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Gap Artistic Training


Qualifi cations Education


two-week Audition Technique course which takes place during the Easter and summer vacation period. “It doesn’t guarantee students a place at drama school but it helps gain an insight into what people are looking for,” explains Sarah-Jane Chapman, head of marketing and communications at LAMDA. “It also enables you to get expert advice on what audition pieces to choose and pitfalls to avoid.” LAMDA’s One Year Foundation course


provides a more extensive preparation for entry onto a three year vocational degree programme and helps students get a clear idea of the intense training schedule that the longer course entails. “It is a tough training and a diff erent sort of experience to university,” explains Chapman. “We’re mirroring the industry and you come to the drama school because you are very serious about a career in the profession.” Which probably goes some way to explain the course’s current track record. “What we’ve found since we developed it, is that the students on the foundation course do go on to places such as LAMDA, RADA, Bristol and Central,” continues Chapman. However, anyone considering this course should bear in mind that they must fi nance the £10,430


If the right


research is done now, the benefi ts of a successful gap year could reap rewards for your degree and career


The Leap’s Cambodia Children’s Painting Project


course fee themselves. For students considering applying for a


History of Art degree, a demonstrable knowledge and love of art is essential. In fact, the course description for the History of Art course at Cambridge university recommends the following as an ideal preparation for the course: “You should visit as many museums and exhibitions as you can, taking descriptive notes of what you see. Visit buildings such as churches or country houses. […] When a work of art or architecture excites you, try to analyse why it has this eff ect. Art History Abroad encourages and enables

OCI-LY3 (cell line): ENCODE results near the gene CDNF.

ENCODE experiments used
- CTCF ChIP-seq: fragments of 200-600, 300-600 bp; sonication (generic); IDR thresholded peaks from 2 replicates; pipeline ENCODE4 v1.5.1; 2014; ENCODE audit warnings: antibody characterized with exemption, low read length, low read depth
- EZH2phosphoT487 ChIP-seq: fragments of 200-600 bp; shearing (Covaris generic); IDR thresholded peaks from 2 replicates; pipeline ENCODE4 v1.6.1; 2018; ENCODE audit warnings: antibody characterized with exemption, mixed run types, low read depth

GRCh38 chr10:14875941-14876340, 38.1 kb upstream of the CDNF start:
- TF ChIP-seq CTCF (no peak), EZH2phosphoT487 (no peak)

History of Art students in Florence


its participants to do just this. “About a third go on to read the subject at university, and it’s useful because they get to see such a wide range of stuff ,” says director Nick Ross. AHA’s six-week courses, which take place in various cities across Italy, are conducted in front of the paintings, sculpture or buildings that are being discussed. “It’s about building up a visual catalogue and putting things into context,” says Ross, who also points out that many architecture students fi nd the course useful for their studies. For those with their heart set on travelling, there are also more traditional gap year experiences available with a community arts slant – on The Leap’s Cambodia Children’s Painting Project, for example, volunteers work with street kids, encouraging them to paint and draw and then sell their work, with the proceeds split between their families and a communal education fund towards school fees.


32 FirstEleven Autumn 2011 www.fi rstelevenmagazine.co.uk


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